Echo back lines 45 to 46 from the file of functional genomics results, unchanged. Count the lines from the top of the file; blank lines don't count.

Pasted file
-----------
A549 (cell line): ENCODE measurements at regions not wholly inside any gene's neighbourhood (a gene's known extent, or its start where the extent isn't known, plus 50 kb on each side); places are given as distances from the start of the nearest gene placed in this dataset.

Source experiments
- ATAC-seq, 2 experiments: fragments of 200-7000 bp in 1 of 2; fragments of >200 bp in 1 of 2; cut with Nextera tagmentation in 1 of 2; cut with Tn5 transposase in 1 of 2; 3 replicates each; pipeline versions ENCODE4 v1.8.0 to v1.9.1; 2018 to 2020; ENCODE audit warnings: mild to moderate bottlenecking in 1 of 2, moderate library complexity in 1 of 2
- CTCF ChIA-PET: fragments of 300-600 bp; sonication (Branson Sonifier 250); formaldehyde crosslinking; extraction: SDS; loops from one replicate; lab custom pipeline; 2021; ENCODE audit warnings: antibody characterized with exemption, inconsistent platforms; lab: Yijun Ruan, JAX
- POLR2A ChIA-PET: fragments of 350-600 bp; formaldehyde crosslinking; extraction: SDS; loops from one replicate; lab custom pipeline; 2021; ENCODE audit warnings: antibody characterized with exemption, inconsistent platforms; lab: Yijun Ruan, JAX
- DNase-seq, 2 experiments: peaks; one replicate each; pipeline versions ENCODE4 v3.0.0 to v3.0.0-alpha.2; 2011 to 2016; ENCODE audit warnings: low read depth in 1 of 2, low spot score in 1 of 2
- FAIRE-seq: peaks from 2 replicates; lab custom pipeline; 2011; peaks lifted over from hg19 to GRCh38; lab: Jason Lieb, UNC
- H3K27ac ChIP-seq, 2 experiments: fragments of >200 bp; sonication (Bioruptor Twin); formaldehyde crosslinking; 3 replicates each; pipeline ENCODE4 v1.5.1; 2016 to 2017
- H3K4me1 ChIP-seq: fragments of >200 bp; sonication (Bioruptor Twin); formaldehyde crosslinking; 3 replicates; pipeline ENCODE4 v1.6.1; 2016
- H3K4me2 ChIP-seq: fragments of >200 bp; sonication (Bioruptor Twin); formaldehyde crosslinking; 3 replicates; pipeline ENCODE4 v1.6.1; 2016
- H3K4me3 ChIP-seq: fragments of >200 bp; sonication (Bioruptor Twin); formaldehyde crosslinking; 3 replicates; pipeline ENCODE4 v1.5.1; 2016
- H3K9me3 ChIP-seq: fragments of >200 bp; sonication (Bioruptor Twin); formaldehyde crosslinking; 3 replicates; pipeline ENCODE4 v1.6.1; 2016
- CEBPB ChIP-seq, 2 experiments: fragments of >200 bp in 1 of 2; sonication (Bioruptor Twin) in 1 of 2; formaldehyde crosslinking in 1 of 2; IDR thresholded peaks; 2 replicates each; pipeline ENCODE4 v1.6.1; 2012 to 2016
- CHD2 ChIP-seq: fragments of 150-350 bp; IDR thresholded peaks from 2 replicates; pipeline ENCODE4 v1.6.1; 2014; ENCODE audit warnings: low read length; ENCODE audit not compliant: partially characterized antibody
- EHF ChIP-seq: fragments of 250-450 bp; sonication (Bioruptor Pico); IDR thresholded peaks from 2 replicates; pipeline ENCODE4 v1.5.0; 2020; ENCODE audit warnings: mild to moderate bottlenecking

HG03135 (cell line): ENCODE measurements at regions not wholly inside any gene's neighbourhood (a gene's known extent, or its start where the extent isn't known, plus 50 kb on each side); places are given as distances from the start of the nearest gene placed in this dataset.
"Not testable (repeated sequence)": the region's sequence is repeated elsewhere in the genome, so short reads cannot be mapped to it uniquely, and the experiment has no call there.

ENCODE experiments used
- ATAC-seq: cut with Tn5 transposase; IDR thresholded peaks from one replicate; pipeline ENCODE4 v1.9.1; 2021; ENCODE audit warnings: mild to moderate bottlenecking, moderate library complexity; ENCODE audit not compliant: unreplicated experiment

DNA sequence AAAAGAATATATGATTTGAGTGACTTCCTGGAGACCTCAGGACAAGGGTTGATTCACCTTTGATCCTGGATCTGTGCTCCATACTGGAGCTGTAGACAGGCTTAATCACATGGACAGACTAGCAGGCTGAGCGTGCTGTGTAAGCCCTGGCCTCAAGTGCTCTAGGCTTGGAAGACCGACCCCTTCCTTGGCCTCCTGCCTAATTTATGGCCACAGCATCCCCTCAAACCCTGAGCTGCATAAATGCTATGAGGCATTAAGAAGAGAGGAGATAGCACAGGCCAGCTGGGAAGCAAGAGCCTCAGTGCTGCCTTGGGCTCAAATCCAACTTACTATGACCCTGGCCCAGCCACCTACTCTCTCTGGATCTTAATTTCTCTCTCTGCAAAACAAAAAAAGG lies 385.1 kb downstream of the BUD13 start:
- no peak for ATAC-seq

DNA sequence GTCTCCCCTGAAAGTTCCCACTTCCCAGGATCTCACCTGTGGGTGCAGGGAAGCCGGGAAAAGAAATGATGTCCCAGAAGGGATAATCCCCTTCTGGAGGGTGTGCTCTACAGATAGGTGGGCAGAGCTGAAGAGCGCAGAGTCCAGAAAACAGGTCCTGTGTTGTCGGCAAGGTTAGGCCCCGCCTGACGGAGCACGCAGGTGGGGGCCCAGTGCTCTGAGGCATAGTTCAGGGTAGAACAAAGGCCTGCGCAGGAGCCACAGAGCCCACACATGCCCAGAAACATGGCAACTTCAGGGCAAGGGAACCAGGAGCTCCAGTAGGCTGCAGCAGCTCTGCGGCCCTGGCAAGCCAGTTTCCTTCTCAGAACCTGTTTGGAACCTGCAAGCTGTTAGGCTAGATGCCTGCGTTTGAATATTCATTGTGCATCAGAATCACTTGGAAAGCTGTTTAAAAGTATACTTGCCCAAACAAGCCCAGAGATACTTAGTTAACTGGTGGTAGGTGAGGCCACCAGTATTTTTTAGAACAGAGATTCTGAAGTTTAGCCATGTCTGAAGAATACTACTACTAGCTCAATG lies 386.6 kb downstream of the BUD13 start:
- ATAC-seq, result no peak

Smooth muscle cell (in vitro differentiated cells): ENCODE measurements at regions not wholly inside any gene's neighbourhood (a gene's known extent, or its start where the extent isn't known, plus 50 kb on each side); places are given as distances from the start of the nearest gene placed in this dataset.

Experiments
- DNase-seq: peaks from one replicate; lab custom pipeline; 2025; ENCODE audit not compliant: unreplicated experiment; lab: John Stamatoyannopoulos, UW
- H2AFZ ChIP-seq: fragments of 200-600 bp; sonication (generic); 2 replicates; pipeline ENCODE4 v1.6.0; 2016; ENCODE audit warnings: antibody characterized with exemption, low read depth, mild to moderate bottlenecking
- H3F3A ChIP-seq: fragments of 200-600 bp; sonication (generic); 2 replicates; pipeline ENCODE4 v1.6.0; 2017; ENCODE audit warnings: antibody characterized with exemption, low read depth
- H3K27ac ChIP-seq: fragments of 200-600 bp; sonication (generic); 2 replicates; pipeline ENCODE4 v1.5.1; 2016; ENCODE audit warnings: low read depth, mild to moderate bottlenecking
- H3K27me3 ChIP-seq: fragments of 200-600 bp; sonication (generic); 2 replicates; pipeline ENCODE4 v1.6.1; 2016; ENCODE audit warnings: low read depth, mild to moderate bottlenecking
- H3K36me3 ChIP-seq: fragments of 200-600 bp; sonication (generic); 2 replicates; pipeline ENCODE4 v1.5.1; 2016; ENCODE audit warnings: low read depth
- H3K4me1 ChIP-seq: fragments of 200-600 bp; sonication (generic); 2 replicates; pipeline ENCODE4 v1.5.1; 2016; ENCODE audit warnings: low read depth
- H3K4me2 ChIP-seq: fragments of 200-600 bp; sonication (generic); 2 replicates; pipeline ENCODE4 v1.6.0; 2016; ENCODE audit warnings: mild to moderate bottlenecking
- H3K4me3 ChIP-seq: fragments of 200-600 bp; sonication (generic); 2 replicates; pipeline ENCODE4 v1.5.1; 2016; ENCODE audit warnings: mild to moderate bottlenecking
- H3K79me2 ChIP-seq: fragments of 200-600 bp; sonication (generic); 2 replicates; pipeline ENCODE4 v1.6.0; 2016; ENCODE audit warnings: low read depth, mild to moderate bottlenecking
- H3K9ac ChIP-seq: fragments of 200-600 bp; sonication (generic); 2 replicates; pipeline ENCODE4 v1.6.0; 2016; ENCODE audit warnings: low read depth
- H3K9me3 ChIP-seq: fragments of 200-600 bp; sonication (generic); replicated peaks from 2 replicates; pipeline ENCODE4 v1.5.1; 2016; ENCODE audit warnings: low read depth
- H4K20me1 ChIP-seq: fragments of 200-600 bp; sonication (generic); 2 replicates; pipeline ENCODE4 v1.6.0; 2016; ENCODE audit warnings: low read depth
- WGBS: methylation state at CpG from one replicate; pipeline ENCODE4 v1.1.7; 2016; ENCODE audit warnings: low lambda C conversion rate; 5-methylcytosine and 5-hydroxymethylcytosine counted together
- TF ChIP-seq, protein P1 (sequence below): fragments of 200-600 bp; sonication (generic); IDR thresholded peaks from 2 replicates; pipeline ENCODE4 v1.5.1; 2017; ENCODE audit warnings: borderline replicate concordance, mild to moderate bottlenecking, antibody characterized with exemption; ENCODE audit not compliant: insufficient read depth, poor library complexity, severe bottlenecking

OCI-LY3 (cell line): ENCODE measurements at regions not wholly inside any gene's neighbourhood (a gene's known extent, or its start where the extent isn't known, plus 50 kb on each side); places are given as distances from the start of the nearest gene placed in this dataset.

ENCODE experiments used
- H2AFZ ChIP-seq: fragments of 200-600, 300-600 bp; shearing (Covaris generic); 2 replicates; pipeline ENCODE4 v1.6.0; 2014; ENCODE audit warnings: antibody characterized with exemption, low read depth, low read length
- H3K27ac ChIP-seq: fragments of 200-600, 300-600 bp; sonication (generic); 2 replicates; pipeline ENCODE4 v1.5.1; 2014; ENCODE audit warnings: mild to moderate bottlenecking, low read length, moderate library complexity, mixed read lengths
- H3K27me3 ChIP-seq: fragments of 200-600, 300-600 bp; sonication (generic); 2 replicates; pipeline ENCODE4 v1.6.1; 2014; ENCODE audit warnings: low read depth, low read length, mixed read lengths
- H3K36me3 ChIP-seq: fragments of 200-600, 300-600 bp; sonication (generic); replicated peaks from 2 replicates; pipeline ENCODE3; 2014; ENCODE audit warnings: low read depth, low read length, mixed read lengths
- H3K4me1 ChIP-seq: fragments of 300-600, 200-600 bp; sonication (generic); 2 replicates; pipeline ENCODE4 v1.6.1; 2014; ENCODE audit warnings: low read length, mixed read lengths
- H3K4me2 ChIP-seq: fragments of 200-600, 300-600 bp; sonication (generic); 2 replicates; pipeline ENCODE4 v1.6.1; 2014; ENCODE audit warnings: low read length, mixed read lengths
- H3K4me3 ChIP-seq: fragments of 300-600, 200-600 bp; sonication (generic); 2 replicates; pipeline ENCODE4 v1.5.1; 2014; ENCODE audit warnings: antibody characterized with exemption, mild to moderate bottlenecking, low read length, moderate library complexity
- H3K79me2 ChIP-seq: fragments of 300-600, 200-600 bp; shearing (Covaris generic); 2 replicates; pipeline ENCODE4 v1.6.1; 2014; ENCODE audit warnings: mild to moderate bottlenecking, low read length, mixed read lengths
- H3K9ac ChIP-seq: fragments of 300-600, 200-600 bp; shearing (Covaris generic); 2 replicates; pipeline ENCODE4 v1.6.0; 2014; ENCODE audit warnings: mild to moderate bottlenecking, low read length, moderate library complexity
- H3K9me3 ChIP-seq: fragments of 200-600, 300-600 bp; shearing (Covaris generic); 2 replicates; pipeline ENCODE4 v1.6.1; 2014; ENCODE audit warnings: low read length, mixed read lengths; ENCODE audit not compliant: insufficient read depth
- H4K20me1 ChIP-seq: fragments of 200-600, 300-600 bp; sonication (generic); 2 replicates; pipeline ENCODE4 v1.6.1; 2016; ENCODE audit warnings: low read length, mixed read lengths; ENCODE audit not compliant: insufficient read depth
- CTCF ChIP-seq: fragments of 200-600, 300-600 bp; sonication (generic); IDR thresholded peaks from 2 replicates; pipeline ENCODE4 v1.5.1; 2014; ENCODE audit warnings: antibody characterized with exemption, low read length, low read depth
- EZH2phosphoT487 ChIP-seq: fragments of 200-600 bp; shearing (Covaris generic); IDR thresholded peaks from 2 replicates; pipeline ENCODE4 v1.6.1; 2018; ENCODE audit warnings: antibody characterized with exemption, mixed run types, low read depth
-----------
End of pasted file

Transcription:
- H3K27me3 ChIP-seq: fragments of 200-600, 300-600 bp; sonication (generic); 2 replicates; pipeline ENCODE4 v1.6.1; 2014; ENCODE audit warnings: low read depth, low read length, mixed read lengths
- H3K36me3 ChIP-seq: fragments of 200-600, 300-600 bp; sonication (generic); replicated peaks from 2 replicates; pipeline ENCODE3; 2014; ENCODE audit warnings: low read depth, low read length, mixed read lengths